Eyebrows were raised by Jared Payne's surprise inclusion in Warren Gatland's 41-man Lions squad on Wednesday, but not necessarily in the northern hemisphere.
Andy Farrell's influence doubtless told in Payne's selection, with the 31-year-old Ulster man famed for his defensive impact in midfield for his adopted country. Indeed, regardless of the Test sereis, Payne's potential influence on fellow squad members in defensive training drills alone could be deemed sufficient cause to bring him on tour down in his homeland.
The reaction in New Zealand to the former Crusaders and Blues back's selection, however, was decidedly more mixed. After all, Payne would presumably have grown up dreaming of lining out for the All Blacks versus the touring Lions, and not vice versa.
Writing in The New Zealand Herald, rugby scribe Gregor Paul has expressed his displeasure at the Payne situation, and indeed that of his fellow Kiwi Ben Te'o and South African-born CJ Stander. Paul maintains that the IRFU's decision to ship Payne over as a project player - and the repercussions of the New Zealander keeping young Irish talent out of the national team - was their own prerogative. What he can't abide by, however, is the notion that Payne might keep an English, Welsh or Scottish player out of the Lions XV.
Take Payne as the example. He was pushing towards the edge of All Blacks' selection in 2010 and 2011.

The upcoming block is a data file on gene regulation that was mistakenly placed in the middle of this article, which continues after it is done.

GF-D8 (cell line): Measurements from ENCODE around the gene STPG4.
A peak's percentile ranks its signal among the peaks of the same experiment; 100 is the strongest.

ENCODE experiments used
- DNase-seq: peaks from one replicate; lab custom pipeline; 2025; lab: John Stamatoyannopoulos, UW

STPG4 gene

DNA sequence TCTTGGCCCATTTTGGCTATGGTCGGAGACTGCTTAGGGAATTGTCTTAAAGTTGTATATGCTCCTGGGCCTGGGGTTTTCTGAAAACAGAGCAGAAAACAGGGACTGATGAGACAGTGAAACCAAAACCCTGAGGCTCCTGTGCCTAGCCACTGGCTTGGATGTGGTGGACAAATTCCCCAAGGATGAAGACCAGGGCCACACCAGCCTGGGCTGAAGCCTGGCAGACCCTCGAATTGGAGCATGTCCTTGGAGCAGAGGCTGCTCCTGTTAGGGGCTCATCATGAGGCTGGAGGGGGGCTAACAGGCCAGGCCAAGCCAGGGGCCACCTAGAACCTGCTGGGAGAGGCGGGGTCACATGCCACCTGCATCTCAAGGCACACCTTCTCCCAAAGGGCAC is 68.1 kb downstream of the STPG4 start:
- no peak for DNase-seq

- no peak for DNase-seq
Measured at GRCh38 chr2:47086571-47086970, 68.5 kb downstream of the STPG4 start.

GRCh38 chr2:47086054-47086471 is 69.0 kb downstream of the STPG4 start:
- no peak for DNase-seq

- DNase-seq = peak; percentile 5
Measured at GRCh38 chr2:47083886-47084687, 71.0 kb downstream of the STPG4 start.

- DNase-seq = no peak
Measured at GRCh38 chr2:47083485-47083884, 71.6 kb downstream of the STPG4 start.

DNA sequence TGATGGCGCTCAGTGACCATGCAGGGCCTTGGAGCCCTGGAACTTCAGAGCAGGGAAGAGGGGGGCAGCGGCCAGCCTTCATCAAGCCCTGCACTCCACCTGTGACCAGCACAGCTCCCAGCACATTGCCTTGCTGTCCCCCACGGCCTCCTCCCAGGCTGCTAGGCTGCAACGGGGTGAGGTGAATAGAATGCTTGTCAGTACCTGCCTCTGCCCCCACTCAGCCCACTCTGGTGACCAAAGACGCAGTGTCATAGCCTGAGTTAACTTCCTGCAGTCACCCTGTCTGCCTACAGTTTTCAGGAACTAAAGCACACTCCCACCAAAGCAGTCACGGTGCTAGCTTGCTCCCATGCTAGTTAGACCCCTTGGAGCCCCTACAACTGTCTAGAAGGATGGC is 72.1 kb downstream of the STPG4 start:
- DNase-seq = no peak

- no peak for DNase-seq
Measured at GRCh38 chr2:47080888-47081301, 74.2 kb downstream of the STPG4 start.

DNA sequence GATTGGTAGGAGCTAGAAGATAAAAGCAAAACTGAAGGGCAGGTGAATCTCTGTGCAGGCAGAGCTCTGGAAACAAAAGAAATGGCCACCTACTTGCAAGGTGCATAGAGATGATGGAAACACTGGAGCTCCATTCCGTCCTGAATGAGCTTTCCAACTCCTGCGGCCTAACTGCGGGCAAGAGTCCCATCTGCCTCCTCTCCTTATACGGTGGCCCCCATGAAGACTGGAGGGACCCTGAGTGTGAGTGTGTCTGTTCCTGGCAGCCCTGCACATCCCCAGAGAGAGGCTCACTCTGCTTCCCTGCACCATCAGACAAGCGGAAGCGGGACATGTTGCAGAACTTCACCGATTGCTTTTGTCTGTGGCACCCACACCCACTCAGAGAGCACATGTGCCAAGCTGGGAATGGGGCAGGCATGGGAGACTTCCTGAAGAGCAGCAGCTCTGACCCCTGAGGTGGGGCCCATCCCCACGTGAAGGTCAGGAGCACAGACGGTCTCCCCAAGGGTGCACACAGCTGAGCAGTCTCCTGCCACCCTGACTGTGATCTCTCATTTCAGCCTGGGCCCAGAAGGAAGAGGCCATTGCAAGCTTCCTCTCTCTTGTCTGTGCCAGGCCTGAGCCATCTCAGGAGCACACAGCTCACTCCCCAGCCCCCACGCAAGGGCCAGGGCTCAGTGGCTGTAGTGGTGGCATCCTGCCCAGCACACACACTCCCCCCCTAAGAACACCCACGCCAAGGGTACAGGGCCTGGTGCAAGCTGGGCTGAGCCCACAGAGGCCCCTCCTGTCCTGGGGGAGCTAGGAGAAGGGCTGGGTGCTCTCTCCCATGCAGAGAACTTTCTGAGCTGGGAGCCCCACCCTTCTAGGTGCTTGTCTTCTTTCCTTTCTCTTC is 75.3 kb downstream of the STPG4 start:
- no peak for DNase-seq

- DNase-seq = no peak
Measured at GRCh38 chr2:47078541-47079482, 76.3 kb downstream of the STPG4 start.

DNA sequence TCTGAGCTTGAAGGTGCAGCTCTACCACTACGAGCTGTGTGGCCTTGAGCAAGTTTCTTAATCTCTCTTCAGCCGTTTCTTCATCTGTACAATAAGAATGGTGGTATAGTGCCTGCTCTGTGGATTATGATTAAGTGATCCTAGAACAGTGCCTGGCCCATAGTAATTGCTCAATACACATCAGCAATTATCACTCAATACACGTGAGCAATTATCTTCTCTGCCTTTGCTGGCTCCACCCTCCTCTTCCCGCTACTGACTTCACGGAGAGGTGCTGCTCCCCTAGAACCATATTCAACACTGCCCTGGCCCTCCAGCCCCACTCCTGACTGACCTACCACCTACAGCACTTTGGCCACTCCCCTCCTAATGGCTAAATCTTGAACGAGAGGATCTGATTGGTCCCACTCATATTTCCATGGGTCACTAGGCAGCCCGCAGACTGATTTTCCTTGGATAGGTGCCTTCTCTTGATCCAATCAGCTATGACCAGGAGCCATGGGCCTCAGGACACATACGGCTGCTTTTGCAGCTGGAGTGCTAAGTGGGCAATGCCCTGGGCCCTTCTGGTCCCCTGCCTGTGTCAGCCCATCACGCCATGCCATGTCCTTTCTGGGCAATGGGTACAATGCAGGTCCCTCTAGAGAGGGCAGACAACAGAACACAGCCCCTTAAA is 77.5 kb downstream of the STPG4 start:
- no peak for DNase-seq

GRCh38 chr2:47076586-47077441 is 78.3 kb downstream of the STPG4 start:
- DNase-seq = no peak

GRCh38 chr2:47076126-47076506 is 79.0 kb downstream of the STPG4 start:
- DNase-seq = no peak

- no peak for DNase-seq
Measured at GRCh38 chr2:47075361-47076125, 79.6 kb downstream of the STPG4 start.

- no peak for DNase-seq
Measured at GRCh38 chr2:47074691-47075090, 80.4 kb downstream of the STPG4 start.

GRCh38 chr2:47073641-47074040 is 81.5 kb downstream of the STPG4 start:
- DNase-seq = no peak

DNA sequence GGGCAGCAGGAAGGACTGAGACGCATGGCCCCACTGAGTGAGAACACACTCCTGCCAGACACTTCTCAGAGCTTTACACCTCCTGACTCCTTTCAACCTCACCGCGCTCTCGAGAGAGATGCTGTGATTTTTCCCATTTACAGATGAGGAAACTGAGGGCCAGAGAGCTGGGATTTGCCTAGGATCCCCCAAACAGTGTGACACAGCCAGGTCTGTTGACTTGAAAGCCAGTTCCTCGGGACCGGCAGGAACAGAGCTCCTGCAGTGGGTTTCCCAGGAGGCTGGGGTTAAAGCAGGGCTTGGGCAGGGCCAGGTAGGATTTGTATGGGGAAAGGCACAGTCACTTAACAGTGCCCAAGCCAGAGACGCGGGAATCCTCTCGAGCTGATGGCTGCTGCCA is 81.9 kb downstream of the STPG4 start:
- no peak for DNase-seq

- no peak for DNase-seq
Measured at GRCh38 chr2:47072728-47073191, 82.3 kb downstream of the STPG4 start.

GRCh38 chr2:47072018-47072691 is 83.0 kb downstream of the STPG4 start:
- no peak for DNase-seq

He'd consistently impressed at both the Crusaders and Blues, either at wing, fullback or centre and he was probably only a couple of injuries away from making the World Cup squad.
No one is suggesting he was going to be a regular All Black, but the point is he was targeting that as his goal, right up until Ulster came calling with a swag of cash that saw him head to Ireland.
The story to this point has no twists - until it is realised that Ulster were supported financially by the Irish Rugby Union in making the payment because the latter could see that Payne would have served his required residency period at about the same time they expected the great Brian O'Driscoll to retire.
They bought a New Zealander to fill a national jersey and while that is their business to square away with those domestic players trying to make it through the development pathways, it becomes a bigger problem when Payne and others who have converted as so-called project players, make the British and Irish Lions.
It's one thing for Irish players to miss out on playing for Ireland because of an import, but is it fair that say, Scots, Welsh and English players should miss out on winning a place with the Lions for that same reason?
Paul concludes that it 'has to be wrong' that there are as many New Zealanders in the Lions squads as there are Scots. While it's an interesting column, it could surely be argued that New Zealand perpetually hinder the development of their own players by recruiting from the Pacific Island nations.
Nonetheless, you can read his article in full on The New Zealand Herald.